Achieving this goal starts by recognizing what’s missing in current document management efforts, such as:
- Onboarding New Clients — Ensuring financial stability means seeking out and onboarding new clients in the midst of new normal operations — in turn making this process anything but normal. Here, staff need solutions capable of capturing client data from both digital and physical forms using adaptive processes such as optical character recognition (OCR) and optical mark recognition (OMR).
- Processing Digital Claims — Without the ability to simply walk down the hall and ask for collaborative input, staff need the ability to collaborate on claim processes at scale. This requires robust annotation and change history solutions to help ensure everyone is on the same page when it comes to digital claims processing.
- File Reconciliation — With firms now embracing almost-entirely digital documentation — whether they want to or not — file reconciliation is critical. From complete document histories to centralized file storage, it’s critical to ensure claim assessments, approvals, and payouts agree across diverse digital environments.
- Customer Data Security — Insurance regulations have evolved to protect digital data sources. The NAIC Insurance Data Security Model Law requires companies to develop and deploy data defense policies that help limit potential consumer risk. While IT security tools such as access control and two-factor authentication form part of this effort, it’s also critical for companies to deploy document management solutions that provide protections such as burn-in redaction that are capable of entirely obfuscating critical client data on-demand.
Conquering Collaborative Challenges
Here, the solution itself rests with collaboration. More specifically, insurance firms need a way to bridge digital process gaps by integrating key functions into existing systems and solutions, instead of simply adding new applications that live outside current ecosystems. Achieving this goal requires a joint effort across application programming interfaces (APIs) and software development kits (SDKs) that empower organizations to achieve key reporting, reconciliation, and revenue goals under a unified interface umbrella.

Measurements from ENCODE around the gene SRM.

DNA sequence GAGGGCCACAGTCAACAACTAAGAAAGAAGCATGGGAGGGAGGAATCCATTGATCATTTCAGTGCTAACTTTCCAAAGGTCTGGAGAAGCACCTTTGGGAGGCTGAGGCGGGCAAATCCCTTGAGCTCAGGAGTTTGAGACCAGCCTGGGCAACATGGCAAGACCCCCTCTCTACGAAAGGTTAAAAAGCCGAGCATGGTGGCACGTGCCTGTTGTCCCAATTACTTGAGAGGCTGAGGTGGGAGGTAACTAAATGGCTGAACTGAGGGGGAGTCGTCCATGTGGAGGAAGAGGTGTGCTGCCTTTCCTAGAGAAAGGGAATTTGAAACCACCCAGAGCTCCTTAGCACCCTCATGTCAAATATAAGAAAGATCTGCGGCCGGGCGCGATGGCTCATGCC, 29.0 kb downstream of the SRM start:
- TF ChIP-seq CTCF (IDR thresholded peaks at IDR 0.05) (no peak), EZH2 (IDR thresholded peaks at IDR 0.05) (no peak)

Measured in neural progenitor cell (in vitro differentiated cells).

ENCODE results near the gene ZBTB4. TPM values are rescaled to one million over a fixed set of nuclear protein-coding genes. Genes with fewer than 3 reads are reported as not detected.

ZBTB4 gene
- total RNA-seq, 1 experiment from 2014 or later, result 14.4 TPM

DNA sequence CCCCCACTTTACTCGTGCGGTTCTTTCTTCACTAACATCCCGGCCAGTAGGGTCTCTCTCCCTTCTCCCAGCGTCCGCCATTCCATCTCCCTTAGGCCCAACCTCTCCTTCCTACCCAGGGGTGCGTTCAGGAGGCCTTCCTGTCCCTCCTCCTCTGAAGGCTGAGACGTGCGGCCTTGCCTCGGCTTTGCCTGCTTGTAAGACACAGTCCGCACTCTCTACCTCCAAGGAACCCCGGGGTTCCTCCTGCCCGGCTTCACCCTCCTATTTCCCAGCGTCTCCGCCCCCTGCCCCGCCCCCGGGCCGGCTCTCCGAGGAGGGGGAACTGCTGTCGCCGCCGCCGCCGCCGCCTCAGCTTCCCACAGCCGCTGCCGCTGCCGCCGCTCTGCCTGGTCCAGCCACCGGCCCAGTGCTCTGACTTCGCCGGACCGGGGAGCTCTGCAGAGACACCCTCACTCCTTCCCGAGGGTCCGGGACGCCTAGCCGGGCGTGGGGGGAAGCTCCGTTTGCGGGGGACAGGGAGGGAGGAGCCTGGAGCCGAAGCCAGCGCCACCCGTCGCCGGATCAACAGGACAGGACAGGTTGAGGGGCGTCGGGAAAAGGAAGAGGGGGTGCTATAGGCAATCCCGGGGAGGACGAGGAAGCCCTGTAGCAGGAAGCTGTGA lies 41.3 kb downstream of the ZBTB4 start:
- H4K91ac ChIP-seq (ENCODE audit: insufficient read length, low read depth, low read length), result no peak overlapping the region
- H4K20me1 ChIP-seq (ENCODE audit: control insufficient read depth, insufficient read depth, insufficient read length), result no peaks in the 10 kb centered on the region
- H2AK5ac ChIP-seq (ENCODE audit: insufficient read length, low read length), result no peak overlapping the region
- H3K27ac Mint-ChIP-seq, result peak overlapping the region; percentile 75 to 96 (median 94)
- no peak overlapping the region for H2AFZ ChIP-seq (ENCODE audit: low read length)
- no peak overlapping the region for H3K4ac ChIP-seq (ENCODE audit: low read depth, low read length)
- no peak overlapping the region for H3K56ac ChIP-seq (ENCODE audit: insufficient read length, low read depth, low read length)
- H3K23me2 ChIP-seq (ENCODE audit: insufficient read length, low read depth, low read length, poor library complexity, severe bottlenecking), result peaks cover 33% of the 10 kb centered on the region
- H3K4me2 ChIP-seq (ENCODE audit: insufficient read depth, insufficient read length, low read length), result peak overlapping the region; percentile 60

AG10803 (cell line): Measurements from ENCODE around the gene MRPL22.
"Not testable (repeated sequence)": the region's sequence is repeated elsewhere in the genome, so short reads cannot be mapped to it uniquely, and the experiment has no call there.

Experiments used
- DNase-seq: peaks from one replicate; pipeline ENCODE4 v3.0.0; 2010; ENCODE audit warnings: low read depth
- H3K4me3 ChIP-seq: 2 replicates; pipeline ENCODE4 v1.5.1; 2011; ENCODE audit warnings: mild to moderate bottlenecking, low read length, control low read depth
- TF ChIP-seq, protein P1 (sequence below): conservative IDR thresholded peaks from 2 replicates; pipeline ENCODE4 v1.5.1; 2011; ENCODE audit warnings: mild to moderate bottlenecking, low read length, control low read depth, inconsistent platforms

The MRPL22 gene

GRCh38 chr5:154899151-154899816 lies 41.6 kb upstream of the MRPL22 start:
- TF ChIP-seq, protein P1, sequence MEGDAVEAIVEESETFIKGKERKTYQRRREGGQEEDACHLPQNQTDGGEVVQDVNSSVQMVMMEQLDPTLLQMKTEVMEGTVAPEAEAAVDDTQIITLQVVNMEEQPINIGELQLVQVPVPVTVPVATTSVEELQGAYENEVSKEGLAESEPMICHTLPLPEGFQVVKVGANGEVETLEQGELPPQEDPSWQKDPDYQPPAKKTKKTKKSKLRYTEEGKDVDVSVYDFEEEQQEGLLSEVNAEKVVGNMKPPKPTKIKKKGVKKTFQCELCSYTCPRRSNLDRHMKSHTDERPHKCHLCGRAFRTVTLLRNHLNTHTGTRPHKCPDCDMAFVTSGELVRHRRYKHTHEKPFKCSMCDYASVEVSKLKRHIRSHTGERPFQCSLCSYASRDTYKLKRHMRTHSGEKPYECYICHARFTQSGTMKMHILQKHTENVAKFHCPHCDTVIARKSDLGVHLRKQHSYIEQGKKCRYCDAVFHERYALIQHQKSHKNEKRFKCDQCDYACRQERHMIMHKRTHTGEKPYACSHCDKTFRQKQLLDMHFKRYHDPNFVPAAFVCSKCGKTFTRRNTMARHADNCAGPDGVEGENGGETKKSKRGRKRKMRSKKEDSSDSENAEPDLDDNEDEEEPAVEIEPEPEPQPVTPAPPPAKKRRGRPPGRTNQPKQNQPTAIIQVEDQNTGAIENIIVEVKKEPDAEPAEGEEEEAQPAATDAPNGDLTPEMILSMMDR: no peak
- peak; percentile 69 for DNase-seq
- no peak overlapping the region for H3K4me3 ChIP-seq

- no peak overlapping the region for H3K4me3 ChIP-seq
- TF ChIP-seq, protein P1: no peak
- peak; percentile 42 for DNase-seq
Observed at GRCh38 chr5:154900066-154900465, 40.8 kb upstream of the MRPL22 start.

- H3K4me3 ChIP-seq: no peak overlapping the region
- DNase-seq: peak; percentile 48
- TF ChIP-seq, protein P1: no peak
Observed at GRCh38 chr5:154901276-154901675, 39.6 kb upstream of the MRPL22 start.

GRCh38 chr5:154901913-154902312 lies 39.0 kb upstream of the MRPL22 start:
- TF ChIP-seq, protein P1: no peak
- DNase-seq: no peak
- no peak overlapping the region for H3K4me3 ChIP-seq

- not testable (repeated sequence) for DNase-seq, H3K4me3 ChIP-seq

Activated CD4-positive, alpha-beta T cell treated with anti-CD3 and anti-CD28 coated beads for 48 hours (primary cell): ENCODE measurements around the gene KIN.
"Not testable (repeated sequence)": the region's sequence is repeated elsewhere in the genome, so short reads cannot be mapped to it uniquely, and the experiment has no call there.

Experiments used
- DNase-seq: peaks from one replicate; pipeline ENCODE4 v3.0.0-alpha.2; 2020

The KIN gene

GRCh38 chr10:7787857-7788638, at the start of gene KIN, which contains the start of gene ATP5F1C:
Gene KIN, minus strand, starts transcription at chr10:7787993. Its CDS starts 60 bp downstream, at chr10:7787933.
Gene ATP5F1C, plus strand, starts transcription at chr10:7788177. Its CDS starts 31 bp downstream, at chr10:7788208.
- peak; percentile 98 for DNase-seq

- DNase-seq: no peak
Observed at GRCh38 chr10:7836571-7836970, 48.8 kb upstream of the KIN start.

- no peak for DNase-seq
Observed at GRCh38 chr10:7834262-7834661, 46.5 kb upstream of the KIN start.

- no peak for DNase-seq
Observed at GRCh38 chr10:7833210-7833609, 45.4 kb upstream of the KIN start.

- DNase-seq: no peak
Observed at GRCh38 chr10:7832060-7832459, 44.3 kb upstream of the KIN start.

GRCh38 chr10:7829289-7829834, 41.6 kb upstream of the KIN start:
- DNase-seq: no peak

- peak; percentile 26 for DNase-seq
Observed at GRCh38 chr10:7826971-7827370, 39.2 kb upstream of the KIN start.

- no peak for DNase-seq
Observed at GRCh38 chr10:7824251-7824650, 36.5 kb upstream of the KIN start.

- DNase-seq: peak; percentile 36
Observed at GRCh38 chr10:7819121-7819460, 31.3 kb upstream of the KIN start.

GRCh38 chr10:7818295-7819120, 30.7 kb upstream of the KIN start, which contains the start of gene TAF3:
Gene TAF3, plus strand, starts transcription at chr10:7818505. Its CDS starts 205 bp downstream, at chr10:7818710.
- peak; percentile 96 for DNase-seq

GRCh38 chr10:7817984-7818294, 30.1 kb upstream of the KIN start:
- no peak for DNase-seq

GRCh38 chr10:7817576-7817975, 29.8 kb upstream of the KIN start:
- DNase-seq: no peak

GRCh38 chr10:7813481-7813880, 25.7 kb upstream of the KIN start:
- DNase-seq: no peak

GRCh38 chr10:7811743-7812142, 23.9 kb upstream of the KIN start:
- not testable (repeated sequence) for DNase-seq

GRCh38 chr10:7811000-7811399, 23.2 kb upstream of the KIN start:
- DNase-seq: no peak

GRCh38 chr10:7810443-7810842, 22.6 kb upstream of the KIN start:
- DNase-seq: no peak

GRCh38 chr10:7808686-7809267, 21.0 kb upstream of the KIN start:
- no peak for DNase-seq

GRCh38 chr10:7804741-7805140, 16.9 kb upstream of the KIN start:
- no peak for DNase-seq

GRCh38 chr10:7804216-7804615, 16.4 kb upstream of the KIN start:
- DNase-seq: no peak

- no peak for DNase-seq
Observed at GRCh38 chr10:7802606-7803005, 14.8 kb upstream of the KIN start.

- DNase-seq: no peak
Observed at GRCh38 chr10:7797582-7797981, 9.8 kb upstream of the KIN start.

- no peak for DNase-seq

For example, while it’s possible to improve claims processing by giving remote staff access to standalone document viewer applications, this forces them to shift focus and adds a layer of complexity when it comes to sharing the digital outcome of any document data capture, annotation, or redaction. Advanced SDKs and APIs, meanwhile, make it possible to empower the same functionality under the auspices of existing application infrastructure, in turn allowing staff to collaborate anytime, anywhere.
Remote work isn’t going anywhere, and insurance companies are now on the forefront of digital document management. To deliver success at distance and scale, companies must identify critical components, consider coverage gaps, and deploy solutions capable of conquering collaborative challenges.